Red lips can signify temptation, power, or seduction. Scott Harris, a founder of Catoctin Creek distillery in my home state of Virginia, based the Almost Red Lips Rye on a drink in the cocktail book at the legendary American Bar. The bar is located in the high class Savoy Hotel in London. Even though Ms. Cocktail Den and I are not high class, we had drinks there when we heard London Calling. The people at the bar (the birthplace of the Hanky Panky) make great drinks, and Harris, whose distillery produces top notch spirits, made a great one here.
Combine in a shaker with ice, stir with a sultry air, and strain into a chilled glass.
The Almost Red Lips Rye has a lot of ingredients, so you can manipulate them to suit your tastes and whatever is in your bar. There are three variables that have an outsize impact on the cocktail. Port, the first one, is the one about which I know the least. It's basically a fortified red wine that's sort of sweet and comes in either a ruby or tawny style. There are many books and blogs about port, so you may want to check them out for more information.
The second variable is the fruit liqueur. It boils down to this -- do you prefer blueberry (mirtillocello), raspberry (Chambord), or cherry (Heering)? Keep in mind there's a wide range in proofs of these three different liqueurs. The third big variable is the amari -- Aperol or Campari. The difference isn't in the proofs, but the taste. Aperol, which you use in drinks such as the Naked and Famous and the Ides of March, has a lighter orange taste than Campari, which you use in drinks such as the Cancer Killer #1 and the Scandinavian Suntan. You're not going to wrong with any combination of the Almost Red Lips Rye, but one using a ruby port, Chambord, and Aperol is going to taste a lot different than one using a tawny port, Cherry Heering, and Campari.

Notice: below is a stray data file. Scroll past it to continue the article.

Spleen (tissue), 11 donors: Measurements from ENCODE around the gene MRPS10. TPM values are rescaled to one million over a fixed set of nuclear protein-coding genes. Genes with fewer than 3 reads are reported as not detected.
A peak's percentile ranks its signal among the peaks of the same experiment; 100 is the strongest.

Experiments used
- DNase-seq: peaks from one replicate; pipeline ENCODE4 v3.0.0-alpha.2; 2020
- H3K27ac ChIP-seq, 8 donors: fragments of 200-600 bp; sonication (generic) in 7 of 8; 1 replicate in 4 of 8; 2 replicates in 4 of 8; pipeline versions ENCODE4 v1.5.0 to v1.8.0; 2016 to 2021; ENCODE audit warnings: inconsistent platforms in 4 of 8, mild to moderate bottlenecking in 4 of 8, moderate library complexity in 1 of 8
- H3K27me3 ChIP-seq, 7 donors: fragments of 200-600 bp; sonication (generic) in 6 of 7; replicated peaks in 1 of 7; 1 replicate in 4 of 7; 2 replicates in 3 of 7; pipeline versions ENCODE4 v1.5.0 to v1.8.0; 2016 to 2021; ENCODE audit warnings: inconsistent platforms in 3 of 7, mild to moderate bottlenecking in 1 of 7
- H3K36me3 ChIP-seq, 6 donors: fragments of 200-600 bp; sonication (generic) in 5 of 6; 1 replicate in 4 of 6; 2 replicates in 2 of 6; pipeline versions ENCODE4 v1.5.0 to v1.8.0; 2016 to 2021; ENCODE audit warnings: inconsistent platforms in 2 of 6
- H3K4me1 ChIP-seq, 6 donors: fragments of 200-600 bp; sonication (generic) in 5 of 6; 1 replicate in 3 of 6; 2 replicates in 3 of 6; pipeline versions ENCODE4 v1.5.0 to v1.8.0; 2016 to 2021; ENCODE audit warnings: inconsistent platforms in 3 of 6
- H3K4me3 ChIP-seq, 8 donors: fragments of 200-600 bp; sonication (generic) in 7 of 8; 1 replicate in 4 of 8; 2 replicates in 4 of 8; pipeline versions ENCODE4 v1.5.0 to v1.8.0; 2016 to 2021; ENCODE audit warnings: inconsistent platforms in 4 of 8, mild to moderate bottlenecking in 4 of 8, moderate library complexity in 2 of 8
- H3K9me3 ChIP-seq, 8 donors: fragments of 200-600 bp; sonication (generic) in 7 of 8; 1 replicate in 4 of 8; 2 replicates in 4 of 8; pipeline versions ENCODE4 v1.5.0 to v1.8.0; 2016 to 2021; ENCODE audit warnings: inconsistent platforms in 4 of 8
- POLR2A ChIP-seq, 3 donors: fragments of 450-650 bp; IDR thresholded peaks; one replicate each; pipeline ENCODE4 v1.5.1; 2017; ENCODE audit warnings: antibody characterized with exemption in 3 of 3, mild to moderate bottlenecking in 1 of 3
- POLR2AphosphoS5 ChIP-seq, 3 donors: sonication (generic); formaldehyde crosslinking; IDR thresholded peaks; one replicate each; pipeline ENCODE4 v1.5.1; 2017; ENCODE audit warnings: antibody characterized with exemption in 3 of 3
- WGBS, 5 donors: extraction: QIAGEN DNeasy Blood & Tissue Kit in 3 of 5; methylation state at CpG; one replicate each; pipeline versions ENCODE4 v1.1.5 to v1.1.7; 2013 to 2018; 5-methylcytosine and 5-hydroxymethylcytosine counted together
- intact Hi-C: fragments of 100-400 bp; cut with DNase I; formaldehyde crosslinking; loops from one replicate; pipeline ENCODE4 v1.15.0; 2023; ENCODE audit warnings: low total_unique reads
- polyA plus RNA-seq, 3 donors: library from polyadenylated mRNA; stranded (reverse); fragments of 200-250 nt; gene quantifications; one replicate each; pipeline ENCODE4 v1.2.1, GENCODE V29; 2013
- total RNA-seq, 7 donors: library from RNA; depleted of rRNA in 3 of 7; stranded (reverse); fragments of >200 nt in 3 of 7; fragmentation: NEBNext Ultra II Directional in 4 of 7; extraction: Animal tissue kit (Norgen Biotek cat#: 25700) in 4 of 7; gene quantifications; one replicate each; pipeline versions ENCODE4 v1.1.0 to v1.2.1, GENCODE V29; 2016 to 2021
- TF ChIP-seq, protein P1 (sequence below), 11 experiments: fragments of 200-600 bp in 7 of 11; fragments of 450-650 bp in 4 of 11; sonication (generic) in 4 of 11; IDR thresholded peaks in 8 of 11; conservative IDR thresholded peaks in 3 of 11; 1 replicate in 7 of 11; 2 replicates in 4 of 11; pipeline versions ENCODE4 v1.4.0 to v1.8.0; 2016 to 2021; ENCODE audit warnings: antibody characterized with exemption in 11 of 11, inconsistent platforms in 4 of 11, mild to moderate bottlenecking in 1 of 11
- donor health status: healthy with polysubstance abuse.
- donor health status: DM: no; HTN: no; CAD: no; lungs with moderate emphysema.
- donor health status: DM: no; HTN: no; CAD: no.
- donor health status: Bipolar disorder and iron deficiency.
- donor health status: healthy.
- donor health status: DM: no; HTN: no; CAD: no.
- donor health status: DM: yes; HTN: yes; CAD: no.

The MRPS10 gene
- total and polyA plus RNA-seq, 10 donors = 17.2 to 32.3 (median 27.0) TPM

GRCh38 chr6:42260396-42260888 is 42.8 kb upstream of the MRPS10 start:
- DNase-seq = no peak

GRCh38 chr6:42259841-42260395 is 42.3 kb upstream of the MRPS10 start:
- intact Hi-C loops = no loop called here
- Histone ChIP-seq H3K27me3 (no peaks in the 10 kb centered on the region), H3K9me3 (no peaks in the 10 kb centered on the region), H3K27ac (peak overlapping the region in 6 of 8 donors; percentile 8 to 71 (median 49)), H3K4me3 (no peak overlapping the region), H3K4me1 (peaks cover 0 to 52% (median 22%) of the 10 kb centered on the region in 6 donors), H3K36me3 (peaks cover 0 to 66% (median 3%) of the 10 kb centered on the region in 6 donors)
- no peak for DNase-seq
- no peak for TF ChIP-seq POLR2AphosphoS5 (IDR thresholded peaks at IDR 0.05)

Is the Almost Red Lips Rye more complex than most drinks in the Den? Yes. Is the extra effort worth it? Yes. Are you tempted?